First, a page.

Access Type

Open Access Dissertation

Date of Award

January 2017

Degree Type


Degree Name




First Advisor

Janet R. Hankin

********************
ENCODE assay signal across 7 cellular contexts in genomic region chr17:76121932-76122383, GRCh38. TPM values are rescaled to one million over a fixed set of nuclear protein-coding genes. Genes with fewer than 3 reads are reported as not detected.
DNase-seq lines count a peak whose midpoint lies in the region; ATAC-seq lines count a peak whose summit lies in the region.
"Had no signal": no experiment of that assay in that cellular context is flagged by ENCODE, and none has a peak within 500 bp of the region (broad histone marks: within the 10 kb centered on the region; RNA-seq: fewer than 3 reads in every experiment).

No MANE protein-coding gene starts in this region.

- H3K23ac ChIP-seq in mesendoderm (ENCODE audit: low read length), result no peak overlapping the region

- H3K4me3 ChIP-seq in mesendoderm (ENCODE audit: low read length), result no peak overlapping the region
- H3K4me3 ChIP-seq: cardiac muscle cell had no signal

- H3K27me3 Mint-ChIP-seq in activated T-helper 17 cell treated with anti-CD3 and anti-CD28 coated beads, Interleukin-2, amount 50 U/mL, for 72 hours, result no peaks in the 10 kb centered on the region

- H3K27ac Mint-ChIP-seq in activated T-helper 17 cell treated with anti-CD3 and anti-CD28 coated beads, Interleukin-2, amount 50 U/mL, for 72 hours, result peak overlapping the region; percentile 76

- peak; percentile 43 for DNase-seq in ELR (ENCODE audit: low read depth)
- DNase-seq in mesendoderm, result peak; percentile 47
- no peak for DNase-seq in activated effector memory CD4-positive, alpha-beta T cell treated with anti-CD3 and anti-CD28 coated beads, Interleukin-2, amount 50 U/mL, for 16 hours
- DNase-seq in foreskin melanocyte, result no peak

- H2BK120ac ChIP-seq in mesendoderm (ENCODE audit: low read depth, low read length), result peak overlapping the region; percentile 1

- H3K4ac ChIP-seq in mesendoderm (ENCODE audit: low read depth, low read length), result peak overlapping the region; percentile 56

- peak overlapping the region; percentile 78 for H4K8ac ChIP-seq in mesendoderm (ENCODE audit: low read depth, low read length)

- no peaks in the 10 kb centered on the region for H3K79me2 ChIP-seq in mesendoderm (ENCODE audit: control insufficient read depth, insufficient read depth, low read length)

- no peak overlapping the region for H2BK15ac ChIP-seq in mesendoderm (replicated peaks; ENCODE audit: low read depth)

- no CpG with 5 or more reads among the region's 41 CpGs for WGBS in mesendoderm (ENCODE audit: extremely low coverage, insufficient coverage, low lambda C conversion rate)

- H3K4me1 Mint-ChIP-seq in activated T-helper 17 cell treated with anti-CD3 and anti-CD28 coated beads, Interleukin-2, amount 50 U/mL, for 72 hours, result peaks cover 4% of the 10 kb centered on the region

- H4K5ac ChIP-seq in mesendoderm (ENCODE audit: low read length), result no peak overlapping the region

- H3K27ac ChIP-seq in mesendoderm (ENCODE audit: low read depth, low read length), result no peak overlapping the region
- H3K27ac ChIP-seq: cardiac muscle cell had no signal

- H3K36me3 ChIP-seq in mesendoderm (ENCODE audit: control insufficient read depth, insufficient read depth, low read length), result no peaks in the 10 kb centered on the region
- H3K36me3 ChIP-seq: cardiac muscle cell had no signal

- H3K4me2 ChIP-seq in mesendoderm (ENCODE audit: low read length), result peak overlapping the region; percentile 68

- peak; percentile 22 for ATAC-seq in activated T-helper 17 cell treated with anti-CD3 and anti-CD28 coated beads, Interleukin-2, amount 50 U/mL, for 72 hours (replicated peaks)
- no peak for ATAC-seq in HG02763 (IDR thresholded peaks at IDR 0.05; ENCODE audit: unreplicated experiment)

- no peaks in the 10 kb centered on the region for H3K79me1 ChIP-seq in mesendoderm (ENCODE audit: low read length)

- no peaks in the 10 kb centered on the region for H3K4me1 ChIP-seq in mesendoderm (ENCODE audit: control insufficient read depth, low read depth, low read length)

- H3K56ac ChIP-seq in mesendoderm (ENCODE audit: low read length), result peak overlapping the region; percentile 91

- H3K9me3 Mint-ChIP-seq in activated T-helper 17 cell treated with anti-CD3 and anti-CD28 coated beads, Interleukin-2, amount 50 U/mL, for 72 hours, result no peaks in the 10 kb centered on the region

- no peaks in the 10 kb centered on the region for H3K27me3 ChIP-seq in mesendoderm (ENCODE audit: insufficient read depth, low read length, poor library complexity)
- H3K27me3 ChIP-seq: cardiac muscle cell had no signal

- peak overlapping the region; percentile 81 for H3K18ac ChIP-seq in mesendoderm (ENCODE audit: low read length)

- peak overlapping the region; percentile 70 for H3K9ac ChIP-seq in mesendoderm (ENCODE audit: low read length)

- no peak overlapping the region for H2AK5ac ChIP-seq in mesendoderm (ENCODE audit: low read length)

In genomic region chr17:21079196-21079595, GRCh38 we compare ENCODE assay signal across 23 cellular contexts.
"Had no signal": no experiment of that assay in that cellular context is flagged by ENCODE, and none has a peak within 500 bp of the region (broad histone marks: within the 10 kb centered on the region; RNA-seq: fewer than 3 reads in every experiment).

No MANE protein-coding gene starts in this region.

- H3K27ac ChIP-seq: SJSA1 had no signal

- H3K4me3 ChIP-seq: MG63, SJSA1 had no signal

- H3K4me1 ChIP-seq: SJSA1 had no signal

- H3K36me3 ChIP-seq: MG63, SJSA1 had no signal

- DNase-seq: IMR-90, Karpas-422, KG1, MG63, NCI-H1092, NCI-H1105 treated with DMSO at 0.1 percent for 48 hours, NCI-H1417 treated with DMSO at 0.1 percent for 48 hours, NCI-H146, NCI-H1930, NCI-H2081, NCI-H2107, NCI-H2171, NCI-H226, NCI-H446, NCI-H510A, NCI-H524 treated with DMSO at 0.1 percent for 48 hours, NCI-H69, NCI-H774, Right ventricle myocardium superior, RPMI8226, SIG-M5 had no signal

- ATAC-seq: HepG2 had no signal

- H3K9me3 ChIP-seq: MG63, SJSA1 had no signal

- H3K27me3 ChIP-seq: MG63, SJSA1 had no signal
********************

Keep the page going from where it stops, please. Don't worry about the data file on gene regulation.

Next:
The purpose of this dissertation was to assess the unique socio-demographic positions of Black and White Americans related to variations in marital attitudes and marital status and differences in sex. The study was guided by two research aims: 1.) to assess whether socio-demographic factors were related to racial variations in marital attitudes of Blacks and Whites and if the relationships differ by race and sex and 2.) to assess whether socio-demographic factors were differentially associated with marital status of Black and White Americans and if they varied by race and sex. The study drew on individual-level, nationally representative, cross-sectional, 2010 Changing American Family Survey data with a sample of Black (N=474) and White (N=1852) Americans. This study’s assessment of the relationship between sociodemographic factors and marital attitudes of Blacks and Whites, made three contributions to marriage and family literature. First, “individualistic” rather than “familistic” marital attitudes were more pronounced among Black and White women versus Black and White men. When organizing their adult lives, Black and White women no longer considered marriage a priority. Second, analyses revealed that by 2010, a preference for traditional sex roles related to marriage and family remained strong among White men, but lost importance among White women. Third, in contrast to White Americans, social location was not associated with marital attitudes related to sex-roles or family structure for Black women or Black men. Participation in hegemonic marriage and family models could be subject to the lived experiences of Black Americans. By 2010, economic resources and race played significant roles in marital behavior of Blacks and Whites. Blacks and Whites with more resources were more likely to be married, suggesting that social location may influence marital behavior. By 2010, marriage became an institution reflective of America’s growth in economic inequality. The unique social positions of Black and White women and men may contribute to differences in marital outcomes. A preference was found for the current institution of marriage among married Blacks and Whites. Attitudes about traditional marital sex-roles and family structure were not indicative of marriage for Blacks.